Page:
The stifling heat has already started to fade in preparation for the much dreaded winter season. Chilly winds have begun piercing through our light summer clothing while the sun is setting earlier than usual. Grey skies with little or no sunshine are becoming regular; a tell-tale sign that the winter season is creeping in. Most people associate winter with dull colours, rampant cases of the common cold and over-layered outfits, which causes some people to suffer from the occasional case of ‘winter blues’.
The weather and seasonal changes have an effect on people, and some of those implications can prove to be troubling. The winter gloom in its extremity does not fade away, it is a real condition called Seasonal Affective Disorder, which ironically produces the acronym ‘SAD’ and can lead to depression, lack of energy, insomnia and inflict behavioural moodiness.
While it is still a mystery scientists have not figured out yet, there are a few things one can employ in order to overcome the stiff gloominess of winter. For starters, do not change sleep patterns. Waking up at similar hours as that of summer or other seasons warrants that your body’s internal clock does not have to battle the discomfort of adjusting to new patterns. With winter, you are often tempted to hit that snooze button for extra minutes of slumber. The tendency to oversleep has no leverage over you if you are consistent with your sleeping pattern. According to research, seasonal affective disorder triggers oversleeping hence starting your day at a similar time can help shake off its blues.
Wearing bright clothes is another useful tip that helps to lighten up that bland winter indifference and its grey dull skies. Letting the weather dictate your wardrobe can be more depressing than the weather itself. In 1999, researchers at Creighton University found that colours significantly influence employees’ emotions and efficiency. Bright colours are known to reduce anxiety and bring about cheerfulness while dull colours make people to be passive and uninvolved. If your workplace is strict with dress codes, compensate by making your weekend outfits colour fitting.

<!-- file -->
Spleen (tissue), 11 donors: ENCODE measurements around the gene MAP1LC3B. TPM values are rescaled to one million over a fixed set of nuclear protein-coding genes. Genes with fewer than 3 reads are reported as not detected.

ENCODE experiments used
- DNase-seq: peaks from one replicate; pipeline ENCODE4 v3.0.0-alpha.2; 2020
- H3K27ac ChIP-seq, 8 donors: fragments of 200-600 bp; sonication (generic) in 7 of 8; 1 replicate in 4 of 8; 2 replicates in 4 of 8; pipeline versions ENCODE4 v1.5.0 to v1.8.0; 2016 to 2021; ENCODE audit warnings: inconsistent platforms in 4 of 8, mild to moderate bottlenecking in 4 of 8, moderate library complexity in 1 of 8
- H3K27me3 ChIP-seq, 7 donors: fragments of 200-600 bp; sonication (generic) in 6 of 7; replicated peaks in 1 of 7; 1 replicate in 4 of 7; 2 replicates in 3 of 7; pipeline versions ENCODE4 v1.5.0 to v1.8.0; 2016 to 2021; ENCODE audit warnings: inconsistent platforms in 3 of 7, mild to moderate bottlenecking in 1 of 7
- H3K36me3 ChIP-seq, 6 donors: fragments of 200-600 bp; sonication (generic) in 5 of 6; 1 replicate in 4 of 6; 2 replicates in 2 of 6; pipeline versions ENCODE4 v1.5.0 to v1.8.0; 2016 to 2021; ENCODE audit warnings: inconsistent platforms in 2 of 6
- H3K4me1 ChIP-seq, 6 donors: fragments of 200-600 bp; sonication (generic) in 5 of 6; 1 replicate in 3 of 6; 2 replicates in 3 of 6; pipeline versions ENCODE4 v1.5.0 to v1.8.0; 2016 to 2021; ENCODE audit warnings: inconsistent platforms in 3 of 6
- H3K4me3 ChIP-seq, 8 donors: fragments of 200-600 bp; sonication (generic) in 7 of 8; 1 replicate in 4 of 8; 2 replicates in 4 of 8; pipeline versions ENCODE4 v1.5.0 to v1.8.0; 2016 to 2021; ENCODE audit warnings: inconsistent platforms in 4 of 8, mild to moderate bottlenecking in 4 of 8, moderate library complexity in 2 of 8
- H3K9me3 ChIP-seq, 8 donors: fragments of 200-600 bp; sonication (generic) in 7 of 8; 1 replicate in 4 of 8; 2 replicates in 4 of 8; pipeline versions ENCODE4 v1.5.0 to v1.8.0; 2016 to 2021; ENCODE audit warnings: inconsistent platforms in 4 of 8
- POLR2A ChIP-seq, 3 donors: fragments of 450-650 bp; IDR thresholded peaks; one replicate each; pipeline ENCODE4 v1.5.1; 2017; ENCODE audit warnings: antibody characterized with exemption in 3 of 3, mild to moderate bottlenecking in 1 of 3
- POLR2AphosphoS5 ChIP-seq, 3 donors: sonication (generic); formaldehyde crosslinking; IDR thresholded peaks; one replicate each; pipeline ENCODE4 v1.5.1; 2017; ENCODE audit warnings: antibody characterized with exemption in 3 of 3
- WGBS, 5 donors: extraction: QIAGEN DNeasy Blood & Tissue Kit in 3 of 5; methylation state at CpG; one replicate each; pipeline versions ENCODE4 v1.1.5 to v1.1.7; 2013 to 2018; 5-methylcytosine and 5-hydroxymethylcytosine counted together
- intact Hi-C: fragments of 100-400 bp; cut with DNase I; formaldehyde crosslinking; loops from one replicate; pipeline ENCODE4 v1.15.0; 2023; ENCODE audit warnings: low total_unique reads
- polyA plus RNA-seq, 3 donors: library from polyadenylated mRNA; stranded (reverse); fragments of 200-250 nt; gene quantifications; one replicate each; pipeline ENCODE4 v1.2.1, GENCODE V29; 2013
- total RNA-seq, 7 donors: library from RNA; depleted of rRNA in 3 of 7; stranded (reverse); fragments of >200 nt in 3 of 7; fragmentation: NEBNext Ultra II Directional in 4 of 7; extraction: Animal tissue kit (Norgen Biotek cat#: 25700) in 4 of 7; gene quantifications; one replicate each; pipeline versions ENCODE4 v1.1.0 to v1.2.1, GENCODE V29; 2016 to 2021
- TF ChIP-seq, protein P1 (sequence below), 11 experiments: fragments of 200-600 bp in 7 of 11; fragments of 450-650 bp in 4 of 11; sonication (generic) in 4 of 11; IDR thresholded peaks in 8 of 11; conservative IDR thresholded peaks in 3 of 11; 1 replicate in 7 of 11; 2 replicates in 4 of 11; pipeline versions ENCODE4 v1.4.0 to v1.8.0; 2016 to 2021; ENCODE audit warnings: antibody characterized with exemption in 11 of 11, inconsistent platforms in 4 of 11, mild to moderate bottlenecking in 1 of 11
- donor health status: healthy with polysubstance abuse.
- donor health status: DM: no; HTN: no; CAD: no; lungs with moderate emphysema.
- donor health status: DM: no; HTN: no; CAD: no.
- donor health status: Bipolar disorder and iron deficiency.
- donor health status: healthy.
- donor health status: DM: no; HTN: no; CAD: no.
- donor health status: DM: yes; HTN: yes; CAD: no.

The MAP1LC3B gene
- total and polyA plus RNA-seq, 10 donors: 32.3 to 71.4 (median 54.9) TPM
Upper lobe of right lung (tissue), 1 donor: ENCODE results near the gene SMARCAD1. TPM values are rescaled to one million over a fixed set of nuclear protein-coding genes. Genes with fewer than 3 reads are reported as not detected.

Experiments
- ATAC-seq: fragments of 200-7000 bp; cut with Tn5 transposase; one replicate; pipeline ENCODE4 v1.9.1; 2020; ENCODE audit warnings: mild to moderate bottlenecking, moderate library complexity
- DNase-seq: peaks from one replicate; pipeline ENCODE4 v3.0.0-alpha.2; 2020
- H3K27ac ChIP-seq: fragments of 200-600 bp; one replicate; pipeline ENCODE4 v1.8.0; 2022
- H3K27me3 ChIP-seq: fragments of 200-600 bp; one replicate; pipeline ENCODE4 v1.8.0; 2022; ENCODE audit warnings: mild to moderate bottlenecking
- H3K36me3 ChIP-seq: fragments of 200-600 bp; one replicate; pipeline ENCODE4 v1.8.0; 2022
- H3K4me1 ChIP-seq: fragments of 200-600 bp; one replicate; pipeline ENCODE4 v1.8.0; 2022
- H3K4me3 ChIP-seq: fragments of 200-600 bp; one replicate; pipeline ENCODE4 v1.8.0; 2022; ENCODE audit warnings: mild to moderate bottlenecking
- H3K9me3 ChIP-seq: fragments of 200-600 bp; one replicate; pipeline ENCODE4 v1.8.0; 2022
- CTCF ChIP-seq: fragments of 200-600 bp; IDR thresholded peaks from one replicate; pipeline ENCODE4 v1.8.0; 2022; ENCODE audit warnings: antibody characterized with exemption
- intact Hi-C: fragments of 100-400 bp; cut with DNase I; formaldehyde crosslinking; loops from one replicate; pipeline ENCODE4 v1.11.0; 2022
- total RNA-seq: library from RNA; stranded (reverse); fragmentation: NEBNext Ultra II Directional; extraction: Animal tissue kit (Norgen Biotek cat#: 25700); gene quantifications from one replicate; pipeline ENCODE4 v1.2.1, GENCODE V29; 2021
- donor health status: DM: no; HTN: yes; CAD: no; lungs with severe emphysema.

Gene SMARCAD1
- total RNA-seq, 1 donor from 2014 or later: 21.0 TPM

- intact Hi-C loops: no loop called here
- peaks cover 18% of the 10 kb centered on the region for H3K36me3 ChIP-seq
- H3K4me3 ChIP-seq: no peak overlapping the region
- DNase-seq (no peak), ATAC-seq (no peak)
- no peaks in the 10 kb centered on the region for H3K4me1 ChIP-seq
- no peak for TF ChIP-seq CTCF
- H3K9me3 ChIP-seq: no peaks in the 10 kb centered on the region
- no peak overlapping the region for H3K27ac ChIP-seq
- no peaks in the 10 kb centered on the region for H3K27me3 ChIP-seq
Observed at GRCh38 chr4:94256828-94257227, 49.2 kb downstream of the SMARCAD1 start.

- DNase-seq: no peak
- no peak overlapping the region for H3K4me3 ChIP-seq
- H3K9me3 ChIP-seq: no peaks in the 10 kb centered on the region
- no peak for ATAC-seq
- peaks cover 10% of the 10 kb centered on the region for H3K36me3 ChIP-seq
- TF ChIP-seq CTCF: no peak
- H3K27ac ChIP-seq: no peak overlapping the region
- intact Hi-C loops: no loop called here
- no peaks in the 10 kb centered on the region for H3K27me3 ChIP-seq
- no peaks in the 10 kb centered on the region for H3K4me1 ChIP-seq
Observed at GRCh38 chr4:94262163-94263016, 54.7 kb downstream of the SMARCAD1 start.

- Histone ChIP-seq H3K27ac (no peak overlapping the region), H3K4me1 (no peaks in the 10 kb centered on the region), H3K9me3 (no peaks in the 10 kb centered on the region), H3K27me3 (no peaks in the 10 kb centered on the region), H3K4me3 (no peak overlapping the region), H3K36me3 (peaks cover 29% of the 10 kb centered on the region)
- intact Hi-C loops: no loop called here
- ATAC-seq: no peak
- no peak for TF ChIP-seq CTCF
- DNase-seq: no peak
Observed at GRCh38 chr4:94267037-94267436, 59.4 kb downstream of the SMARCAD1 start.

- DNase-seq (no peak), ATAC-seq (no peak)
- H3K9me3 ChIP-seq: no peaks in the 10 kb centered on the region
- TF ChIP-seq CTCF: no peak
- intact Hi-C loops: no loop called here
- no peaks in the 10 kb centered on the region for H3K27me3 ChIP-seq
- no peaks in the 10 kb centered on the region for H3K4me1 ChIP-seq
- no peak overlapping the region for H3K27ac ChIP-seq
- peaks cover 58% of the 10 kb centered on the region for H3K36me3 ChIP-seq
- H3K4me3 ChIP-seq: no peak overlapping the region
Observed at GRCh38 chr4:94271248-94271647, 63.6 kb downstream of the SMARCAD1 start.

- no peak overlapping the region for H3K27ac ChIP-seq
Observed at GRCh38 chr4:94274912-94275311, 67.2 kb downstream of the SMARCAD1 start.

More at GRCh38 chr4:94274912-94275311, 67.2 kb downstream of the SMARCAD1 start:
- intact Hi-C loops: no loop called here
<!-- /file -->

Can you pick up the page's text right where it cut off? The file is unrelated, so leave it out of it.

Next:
It is also important that you watch what you eat. Cold weather generally influences people to eat more than they should and gaining unwanted weight may add to your already somber mood. You should also eat food that helps strengthen your immune system rather than what could probably make you susceptible to illnesses common during winter such as colds and flu.
The third trick to beat the winter blues is to constantly exercise. Studies show that exercising reduces stress, boosts brain performance and releases endorphins, which create feelings of happiness and euphoria. It’s an exciting way of busting any bad mood that creeps in and it ensures optimum health too. There are many forms of exercise. You can choose the one that best fits your schedule and one you can be committed to.
According to Alfred Lewy, a medical doctor who has researched on SAD, one of the major causes of this disorder is not enough exposure to the sun. “The most important time to get light is in the morning,” he said in an article about seasonal affective disorder. A deficiency in vitamin D which the sun is its greatest source can cause depressive moods and low energy levels. It’s ideal to squeeze in some time for sun basking, particularly if your office does not expose you to any natural light.
Just because the winter season is here doesn’t mean your entertainment should seize. Be innovative and find some exciting activities that can take your mind off a stressful week at work or school. This will surely improve your mood. If you decide to venture on some outdoor fun, make sure you keep warm. Relaxation always keeps depression at bay.